Icon Evolution

There is a reason they choose that green. There’s a reason why that symbol was picked from the masses of submitted ideas from designers. At least, I hope so.

The purpose of an icon is to evoke a lasting emotion that goes beyond a user’s interaction with a product. That emotion should be so strong, that icon so burned into memory that just the sight of the simple symbol pops your company, product and mission into the forefront of a user’s mind. No text need be added, no exciting background images, no tag lines. Just one simple symbol.

For years we’re talked about the power of the simple Nike swish, the signature “Pepsi Red”, and countless other brands that have fought for a lasting impression in our minds. But what about starting from scratch? You have a new product, with a new mission for a new user. Where do you start?


For Spotify, their iconology is spot on. For those of us who’ve dwelt in the tech world for a few years, we’ve learned to recognize the simple symbol of an RSS feed. An Rss feed can be thought of as a streaming channel of information that a user has chosen to receive.



The Spotify icon borrows from this concept; they are in fact an online audio streaming service that a user chooses to subscribe to. The three simple lines, reminiscent of the RSS icon, with friendly, rounded corners and a solid fill. The black lines fall behind the fun, yet balanced gradient green. I like that the designers rotated the lines upward, with Spotify broadcasting to the whole internet in a wide range.

A few years later and the flat icon fad hit Spotify hard. While keeping in line with current trends, the results are jarring. The new pick of green, while bright, fun and modern, clashes hardily with most toolbars, whether light or dark. In a dark background, like the application, the contrast is too great and displaces the user’s attention while using the application.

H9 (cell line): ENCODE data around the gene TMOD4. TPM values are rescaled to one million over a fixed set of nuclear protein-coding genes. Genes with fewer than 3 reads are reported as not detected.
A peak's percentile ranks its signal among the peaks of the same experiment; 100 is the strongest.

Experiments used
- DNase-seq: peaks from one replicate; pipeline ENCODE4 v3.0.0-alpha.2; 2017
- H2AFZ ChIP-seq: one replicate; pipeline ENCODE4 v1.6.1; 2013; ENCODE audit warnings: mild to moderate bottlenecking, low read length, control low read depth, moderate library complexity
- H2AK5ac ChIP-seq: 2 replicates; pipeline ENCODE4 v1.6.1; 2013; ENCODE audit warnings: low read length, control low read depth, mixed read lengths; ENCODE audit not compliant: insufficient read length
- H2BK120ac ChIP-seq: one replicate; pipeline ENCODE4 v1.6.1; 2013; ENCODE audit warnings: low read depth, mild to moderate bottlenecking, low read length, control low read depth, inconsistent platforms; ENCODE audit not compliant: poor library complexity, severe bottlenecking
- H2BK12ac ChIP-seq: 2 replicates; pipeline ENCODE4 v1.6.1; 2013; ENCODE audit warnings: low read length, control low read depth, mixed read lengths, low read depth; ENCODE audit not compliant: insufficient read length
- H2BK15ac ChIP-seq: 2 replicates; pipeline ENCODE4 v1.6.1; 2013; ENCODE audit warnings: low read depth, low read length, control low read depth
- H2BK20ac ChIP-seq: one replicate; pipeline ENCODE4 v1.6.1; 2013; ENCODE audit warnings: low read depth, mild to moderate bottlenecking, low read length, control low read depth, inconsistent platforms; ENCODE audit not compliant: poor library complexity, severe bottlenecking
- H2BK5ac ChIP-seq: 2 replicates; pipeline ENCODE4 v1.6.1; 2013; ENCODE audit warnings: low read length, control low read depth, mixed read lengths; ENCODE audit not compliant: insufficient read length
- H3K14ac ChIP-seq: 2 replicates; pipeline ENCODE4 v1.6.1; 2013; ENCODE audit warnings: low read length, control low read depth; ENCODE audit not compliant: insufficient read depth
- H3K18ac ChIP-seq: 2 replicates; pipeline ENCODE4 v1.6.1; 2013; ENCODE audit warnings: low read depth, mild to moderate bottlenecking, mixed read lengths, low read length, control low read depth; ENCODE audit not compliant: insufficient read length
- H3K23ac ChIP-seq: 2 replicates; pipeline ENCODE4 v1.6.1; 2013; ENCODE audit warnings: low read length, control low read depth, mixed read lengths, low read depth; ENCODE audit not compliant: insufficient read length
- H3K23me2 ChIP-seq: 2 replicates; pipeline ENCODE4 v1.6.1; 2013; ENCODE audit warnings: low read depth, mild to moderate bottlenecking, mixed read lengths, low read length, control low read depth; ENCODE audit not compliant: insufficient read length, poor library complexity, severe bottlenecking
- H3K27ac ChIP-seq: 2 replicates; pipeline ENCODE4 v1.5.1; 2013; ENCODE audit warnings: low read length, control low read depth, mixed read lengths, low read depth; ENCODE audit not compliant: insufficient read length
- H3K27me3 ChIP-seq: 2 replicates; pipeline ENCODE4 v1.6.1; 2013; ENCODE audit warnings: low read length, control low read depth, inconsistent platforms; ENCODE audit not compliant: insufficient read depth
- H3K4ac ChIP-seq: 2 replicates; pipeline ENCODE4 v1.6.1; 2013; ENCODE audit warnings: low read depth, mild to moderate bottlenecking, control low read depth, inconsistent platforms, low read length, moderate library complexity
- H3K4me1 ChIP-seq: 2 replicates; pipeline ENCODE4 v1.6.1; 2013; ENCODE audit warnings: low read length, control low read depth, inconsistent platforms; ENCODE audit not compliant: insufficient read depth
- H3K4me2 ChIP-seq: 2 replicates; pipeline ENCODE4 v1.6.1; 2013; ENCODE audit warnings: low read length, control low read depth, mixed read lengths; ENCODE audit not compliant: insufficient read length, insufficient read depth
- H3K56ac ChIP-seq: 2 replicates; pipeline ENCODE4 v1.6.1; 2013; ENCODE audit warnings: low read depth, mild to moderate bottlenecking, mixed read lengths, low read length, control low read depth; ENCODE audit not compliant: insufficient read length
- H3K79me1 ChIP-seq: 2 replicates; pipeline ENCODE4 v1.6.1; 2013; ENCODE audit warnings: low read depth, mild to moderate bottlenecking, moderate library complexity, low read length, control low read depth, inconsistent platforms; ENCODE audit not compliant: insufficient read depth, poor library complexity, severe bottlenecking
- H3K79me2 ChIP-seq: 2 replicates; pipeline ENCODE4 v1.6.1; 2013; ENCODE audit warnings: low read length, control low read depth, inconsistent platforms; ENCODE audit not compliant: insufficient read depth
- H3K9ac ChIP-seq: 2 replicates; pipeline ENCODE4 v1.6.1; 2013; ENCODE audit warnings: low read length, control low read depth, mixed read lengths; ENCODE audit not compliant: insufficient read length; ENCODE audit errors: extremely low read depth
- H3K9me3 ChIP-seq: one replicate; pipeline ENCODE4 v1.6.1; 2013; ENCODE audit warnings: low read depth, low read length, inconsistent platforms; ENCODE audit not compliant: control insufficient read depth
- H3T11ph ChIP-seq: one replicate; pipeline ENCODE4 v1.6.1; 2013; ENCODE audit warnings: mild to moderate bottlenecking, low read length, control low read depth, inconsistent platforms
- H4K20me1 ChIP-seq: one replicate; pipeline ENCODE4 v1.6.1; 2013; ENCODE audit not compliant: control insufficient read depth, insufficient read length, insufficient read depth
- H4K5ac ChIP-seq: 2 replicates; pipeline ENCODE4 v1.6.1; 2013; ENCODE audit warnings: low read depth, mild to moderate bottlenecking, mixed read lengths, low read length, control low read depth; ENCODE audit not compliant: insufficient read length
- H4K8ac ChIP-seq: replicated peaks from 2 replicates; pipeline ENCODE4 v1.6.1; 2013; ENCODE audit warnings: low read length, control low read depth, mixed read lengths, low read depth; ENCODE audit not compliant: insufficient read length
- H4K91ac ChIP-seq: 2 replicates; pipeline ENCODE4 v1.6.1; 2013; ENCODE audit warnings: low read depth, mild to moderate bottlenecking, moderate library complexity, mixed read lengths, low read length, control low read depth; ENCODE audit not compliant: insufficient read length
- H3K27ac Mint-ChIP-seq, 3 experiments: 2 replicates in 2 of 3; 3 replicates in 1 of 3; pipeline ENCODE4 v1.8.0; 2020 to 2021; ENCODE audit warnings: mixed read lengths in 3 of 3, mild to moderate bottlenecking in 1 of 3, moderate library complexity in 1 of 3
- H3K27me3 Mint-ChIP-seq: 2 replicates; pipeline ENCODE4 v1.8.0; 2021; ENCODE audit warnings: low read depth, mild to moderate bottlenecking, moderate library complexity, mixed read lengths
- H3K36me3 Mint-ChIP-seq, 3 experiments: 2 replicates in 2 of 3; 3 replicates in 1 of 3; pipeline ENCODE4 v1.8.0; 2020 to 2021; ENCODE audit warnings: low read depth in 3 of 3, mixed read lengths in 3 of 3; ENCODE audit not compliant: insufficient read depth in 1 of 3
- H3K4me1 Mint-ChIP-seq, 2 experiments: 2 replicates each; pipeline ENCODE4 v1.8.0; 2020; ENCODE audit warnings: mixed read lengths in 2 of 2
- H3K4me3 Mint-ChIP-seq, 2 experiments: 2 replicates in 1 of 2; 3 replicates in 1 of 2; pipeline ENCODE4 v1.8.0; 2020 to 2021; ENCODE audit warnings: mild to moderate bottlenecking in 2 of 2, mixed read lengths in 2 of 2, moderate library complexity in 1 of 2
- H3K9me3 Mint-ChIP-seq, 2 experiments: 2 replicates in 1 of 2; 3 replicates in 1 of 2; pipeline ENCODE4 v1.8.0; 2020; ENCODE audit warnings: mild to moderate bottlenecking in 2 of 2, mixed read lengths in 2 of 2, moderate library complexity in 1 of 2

46qwP9AXWe can learn a lot about design from studying other designers work, especially in the context of the application itself. In this case, I wasn’t alone. The internet has spoken and it’s not good, dubbing the new background “Broccoli Green“.

But Spotify is one of the fastest churners of good UX out there and sure enough a more toolbar friendly icon has arrived. My Mac lets out a deep sigh of relief. I admire Spotify on their proven ability to listen to users and incorporate changes into their designs. We sometimes feel like our gripes and frustrations, no matter how small will go unnoticed but the good UX teams are always listening.

Screenshot 2016-04-24 21.21.30


Now, let’s talk Uber’s icon. Initially, I hated it. But then I started reading through the story behind the change, the rational behind it and how important rebranding was to the company. (Read Wired’s great article here.) Now, I only dislike it.

Why do I dislike it? The change was harsh. The message was harsh and obvious. Uber is no longer a luxury. Uber is for everyone. You may disagree with me but my first gut reaction is what stuck with me.

The questions is; what is it? Is it a slightly rotated and misshapen ‘U’? Is it a sideways ‘C’? If so, what does the ‘C’ stand for? My brain is still stuck on the elegant U that will forever embody the treat of a black sedan rolling up to where I stand and specifically asking for me, ME, to enter the car. Sweet luxury!

But the days of luxury are gone and we are all stuck with abstract lines and subtle colors that should somehow standout on our smartphones when we are making a split-second, possibly alcohol induced decision on which ride sharing app to select. Quiet an interesting comparison when you drop this icon next to the blazing hot pink gradient of Lyft or the bright green ‘e’ of Fasten.

Do you love it or hate it? What emotions or gut reactions do you experience when looking at this new icon?


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